Students at Banaras Hindu University (BHU) were left bemused after issues like 'Kautilya on GST' and 'Manu on globalisation' appeared in the question paper for an MA course titled 'Social and Political Thought in Ancient and Medieval India'.
'Write an essay on the nature of GST in Kautilya's Arthashastra', and 'Manu is the first Indian thinker of globalisation. Discuss', said two 15-mark questions that part of the Political Science paper on Monday.
When contacted by The Indian Express, Professor Kaushal Kishore Mishra, who set the question paper, said that he had "interpreted the two thinkers and taught their philosophies through new and current examples like GST and globalisation ... Kautilya's Arthashastra is the first Indian book, which hints at the current concept of GST. Kautilya is one such thinker who propounded national economic integration - ekikaran."
''It was my idea to introduce these examples to students. So what if these are not in the textbook? Isn't it our job to find newer ways to teach?'' he said.
One student told the newspaper that while Mishra dictated the answers and said that these would figure in the question paper, though they were not in any textbook. Other students of colleges affiliated to the BHU said that they had not been taught the answers, and it was not part of their course material.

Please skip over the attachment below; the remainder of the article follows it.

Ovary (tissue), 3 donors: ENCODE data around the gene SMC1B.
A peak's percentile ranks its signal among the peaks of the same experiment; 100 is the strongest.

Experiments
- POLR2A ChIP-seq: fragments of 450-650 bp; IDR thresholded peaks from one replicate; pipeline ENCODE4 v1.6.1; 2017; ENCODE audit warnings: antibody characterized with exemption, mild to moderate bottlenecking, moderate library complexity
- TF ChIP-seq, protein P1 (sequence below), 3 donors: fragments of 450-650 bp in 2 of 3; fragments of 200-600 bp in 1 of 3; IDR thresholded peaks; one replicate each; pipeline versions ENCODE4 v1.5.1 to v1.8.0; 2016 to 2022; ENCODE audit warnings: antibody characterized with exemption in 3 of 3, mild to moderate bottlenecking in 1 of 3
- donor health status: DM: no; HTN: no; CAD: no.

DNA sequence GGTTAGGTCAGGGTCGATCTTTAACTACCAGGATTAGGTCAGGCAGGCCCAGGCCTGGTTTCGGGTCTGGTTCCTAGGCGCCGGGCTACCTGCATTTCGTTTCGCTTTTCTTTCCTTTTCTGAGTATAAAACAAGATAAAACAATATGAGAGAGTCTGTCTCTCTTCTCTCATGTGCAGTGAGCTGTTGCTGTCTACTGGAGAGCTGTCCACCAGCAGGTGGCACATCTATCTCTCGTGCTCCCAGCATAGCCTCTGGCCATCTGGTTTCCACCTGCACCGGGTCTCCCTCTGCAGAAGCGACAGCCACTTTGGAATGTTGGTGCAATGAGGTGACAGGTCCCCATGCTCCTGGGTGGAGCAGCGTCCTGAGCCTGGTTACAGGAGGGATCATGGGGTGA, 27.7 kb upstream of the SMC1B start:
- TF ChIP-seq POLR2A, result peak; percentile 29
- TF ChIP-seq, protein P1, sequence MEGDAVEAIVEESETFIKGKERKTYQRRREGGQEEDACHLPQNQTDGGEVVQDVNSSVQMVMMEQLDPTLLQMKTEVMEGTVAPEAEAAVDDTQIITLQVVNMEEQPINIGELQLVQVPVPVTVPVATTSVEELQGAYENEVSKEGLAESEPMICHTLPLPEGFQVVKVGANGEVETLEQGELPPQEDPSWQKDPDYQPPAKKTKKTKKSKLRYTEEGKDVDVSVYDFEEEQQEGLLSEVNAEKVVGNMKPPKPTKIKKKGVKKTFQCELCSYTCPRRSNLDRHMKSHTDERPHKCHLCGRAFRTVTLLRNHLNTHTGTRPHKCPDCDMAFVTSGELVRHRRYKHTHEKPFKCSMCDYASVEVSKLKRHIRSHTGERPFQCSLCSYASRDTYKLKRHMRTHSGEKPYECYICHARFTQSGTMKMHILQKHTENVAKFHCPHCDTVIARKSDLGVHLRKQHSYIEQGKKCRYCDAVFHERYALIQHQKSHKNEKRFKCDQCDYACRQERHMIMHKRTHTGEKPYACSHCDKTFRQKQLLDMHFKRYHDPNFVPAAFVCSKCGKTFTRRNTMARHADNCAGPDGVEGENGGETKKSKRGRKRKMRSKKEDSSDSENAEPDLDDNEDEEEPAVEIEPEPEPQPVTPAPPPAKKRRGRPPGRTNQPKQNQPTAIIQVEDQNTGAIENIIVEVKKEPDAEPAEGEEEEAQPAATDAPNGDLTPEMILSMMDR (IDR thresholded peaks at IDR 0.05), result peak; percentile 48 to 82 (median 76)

The head of BHU's political science department, R P Singh, told The Hindu that "Paper-setting is done as per specialisation and expertise. It is the responsibility of the expert to set questions."
A political science professor at Delhi's Jawaharlal Nehru University, M N Thakur, criticised the questions saying, "Even if one seeks to investigate whether there was a taxation system similar to today's GST in the Arthashastra, it could at best be a research paper that we may judge on its merits. But in an exam that tests the knowledge of students in the areas taught, such questions have no place. Whoever set the paper has acted mindlessly."
The Indian Express report also noted that Mishra admitted to being a member of the Rashtriya Swayamsewak Sangh (RSS) a Hindu supremacy outfit that has considerable influence on the ruling Bharatiya Janata Party, but said that his personal beliefs had nothing to do with his teaching.
Critics argue that the BJP wants universities to inculcate the RSS's views on nation-building - whether by flying the national flag on central university campuses, dictating their curricula, or mandating terms of research to PhD scholars. This demand for unquestioning loyalty to the ruling dispensation's idea of 'Indian culture' is causing confrontations in universities across the country.